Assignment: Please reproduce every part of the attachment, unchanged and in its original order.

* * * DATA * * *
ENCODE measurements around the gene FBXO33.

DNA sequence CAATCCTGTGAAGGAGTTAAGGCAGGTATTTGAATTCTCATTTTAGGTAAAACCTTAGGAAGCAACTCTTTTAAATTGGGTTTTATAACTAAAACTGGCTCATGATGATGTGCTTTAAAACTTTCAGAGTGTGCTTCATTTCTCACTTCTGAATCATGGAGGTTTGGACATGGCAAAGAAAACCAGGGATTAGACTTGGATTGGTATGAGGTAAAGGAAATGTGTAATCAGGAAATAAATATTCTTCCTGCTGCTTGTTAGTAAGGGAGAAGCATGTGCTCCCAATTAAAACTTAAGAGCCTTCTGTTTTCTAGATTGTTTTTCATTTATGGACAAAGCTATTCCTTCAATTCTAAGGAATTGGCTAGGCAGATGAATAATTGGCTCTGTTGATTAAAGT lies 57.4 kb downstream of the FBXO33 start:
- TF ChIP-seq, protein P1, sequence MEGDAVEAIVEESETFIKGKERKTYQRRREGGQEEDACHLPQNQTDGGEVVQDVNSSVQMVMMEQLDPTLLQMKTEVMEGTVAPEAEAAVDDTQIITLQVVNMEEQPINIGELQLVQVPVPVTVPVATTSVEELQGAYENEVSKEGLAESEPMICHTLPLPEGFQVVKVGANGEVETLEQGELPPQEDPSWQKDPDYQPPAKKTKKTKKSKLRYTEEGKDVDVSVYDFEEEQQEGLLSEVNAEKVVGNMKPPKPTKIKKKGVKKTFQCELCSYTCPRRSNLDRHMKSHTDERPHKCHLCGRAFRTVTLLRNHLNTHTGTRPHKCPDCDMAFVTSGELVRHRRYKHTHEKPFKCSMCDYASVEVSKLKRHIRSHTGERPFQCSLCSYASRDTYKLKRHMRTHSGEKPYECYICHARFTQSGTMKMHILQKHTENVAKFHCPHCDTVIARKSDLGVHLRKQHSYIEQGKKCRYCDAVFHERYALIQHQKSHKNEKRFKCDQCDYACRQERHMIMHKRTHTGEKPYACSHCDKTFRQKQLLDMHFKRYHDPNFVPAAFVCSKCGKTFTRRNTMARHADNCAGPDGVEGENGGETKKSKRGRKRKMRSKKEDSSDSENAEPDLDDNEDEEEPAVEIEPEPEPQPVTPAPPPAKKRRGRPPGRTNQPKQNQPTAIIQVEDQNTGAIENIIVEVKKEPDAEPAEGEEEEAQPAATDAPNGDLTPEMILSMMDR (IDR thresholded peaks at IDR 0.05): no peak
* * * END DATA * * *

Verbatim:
ENCODE measurements around the gene FBXO33.

DNA sequence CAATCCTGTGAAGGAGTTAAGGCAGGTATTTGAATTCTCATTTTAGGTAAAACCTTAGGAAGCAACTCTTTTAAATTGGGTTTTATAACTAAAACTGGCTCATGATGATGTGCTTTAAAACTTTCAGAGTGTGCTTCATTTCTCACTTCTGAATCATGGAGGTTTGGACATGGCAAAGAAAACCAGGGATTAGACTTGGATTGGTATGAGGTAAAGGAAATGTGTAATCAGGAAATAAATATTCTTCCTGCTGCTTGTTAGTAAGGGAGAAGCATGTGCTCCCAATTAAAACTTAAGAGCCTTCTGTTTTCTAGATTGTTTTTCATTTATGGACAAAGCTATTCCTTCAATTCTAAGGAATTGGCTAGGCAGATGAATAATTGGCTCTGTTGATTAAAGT lies 57.4 kb downstream of the FBXO33 start:
- TF ChIP-seq, protein P1, sequence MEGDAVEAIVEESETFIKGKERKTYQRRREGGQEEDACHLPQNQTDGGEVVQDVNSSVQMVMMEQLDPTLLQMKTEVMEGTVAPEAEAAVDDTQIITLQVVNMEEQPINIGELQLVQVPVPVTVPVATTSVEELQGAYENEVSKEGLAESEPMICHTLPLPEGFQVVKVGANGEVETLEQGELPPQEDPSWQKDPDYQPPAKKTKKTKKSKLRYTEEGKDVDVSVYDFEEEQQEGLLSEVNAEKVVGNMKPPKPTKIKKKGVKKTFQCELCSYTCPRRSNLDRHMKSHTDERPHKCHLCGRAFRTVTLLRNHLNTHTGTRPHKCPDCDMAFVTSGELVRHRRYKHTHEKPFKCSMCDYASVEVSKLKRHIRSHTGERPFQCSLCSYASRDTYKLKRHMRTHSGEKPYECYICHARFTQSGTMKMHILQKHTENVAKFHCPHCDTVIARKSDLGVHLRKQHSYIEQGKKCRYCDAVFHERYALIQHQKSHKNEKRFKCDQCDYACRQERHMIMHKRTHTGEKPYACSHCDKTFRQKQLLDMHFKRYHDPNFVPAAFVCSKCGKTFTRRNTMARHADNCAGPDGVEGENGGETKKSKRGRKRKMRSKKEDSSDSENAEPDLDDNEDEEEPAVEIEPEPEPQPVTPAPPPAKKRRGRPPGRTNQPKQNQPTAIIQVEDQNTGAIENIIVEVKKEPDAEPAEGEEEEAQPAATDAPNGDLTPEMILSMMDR (IDR thresholded peaks at IDR 0.05): no peak